The speakers – each performed well (at what they set out to do, a slightly different proposition from doing well on broader criteria). And they wouldn’t be human if they didn’t get a little ego-jolt from that. Let’s hope each is honest enough to know that jolt, to name it and contain it.
The sponsoring organisations – got their names before the crowd. (How did I find out about this event? Well, ironically from the calendar maintained by the one group that might usefully have been there that wasn’t – the Australian Green Party, who are advocating this carbon tax alongside Labor.)
Who comes away screwed-as-usual?
* Anyone who attended with trepidation, shyness or unanswered questions. Anyone who might have opened up and made useful contributions or learnt something if the atmosphere had been nurturing and encouraging. How many more times will those people come back?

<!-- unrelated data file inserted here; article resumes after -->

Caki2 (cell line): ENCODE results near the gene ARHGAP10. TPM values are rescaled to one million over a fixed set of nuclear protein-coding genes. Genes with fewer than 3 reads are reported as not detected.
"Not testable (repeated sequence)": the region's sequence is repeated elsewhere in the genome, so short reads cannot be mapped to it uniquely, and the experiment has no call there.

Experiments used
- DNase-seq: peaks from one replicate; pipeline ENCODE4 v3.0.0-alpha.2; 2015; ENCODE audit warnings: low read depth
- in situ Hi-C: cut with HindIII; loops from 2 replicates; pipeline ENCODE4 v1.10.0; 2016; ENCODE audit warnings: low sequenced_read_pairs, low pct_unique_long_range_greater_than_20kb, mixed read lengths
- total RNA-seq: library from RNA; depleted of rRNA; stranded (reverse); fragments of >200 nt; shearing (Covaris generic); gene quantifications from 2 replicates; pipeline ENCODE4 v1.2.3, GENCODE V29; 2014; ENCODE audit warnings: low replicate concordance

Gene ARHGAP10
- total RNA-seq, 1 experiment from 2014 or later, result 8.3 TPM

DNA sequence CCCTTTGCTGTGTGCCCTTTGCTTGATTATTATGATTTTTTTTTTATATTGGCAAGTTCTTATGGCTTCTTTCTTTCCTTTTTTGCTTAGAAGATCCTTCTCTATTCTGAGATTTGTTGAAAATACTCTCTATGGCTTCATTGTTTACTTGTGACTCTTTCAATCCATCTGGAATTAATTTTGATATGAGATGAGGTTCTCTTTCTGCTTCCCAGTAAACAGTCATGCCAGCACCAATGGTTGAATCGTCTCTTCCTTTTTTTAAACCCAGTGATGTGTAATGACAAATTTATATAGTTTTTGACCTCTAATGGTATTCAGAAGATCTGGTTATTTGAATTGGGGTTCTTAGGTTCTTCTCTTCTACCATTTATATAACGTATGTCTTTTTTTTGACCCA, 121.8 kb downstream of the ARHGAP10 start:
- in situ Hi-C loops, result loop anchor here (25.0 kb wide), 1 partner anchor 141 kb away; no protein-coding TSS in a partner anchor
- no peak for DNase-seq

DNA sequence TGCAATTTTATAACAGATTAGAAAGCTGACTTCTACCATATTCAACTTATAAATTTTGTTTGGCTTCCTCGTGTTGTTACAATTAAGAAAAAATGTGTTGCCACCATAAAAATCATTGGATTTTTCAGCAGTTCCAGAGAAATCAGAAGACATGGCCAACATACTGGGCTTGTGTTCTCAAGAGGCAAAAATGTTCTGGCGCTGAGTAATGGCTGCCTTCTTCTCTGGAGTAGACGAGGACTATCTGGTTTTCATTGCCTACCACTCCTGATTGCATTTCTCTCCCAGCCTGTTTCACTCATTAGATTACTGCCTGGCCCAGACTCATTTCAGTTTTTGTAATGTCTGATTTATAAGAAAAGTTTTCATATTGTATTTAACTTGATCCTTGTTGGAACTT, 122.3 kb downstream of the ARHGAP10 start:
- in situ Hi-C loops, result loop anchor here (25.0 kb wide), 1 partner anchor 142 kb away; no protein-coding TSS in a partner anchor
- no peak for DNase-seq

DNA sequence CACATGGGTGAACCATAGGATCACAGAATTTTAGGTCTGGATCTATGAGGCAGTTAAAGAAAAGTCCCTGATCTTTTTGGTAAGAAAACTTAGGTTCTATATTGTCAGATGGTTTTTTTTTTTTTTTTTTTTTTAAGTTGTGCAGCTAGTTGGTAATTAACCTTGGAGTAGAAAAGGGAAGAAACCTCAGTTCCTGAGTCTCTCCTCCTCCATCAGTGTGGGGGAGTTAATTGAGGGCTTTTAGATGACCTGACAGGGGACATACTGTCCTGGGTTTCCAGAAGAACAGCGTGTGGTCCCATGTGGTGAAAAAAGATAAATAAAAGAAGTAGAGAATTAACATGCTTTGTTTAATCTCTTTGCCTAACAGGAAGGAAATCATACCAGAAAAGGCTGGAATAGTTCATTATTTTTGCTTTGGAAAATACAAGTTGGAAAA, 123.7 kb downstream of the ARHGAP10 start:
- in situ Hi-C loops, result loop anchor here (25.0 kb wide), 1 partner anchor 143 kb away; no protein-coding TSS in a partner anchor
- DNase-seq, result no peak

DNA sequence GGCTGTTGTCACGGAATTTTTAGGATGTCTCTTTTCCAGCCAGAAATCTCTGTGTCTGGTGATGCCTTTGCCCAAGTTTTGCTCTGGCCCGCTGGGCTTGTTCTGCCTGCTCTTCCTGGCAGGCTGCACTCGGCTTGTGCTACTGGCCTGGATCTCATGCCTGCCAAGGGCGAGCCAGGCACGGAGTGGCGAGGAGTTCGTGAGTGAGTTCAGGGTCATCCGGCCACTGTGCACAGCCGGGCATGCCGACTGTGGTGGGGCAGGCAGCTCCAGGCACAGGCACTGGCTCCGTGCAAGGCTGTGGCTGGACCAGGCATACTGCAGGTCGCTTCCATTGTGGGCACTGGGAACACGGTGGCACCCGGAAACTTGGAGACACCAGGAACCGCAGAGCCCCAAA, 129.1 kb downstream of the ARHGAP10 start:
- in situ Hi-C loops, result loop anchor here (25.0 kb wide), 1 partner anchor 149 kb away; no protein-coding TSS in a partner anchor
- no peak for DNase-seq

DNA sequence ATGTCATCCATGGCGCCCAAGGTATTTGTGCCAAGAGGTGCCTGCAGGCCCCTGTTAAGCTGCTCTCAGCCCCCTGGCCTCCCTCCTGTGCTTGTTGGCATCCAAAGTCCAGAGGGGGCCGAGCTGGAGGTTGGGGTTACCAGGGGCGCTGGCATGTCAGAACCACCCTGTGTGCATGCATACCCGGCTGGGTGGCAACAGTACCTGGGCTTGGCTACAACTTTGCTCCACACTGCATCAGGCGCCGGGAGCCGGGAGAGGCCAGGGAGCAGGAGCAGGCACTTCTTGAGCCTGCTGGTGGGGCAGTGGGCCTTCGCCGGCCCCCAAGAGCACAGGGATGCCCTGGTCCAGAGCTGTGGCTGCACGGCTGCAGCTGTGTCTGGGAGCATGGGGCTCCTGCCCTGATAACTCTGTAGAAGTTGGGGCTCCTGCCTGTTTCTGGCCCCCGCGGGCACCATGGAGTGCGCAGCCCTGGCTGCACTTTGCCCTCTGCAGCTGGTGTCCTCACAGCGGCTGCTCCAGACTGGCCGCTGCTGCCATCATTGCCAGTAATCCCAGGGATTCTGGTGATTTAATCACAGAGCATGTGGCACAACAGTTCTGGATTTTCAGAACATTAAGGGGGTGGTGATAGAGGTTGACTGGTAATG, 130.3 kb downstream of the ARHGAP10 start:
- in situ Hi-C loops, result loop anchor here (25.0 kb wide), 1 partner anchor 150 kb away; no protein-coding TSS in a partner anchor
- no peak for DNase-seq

* The polar bears, the biosphere generally and untold unborn generations of Bipedal Meat. The usual suspects, in other words.
There’s a climate rally on June 5 called “Say Yes“. I shall go along to be Eeyore there too. Won’t that be fun…
Other Dwight Towers posts (but just click on the tags meetings or movement-building for the full tedious gamut.)
It’s not you, it’s us
Climate Rally Speech I’ll never give
Take your bloody marches and shove them up your arse
Excellent Tim Kastelle blog post on network weaving, not network structure
Footnote 1 I don’t blame the very young (to me) people who put it together. They are merely doing it as they’ve experienced it. I blame the older activists who have never bothered to reflect and innovate. (Sorry if that sounds patronising to the young).
Footnote 2 The venue was not conducive , but a tiered-lecture theatre is a challenge, not an excuse.
Footnote 3 I didn’t catch everyone’s surname, so am putting this all on a first-name basis.
Footnote 4 Trotskyists are rarely, in my experience, particularly reflective, and certainly are allergic to admitting error in a public setting.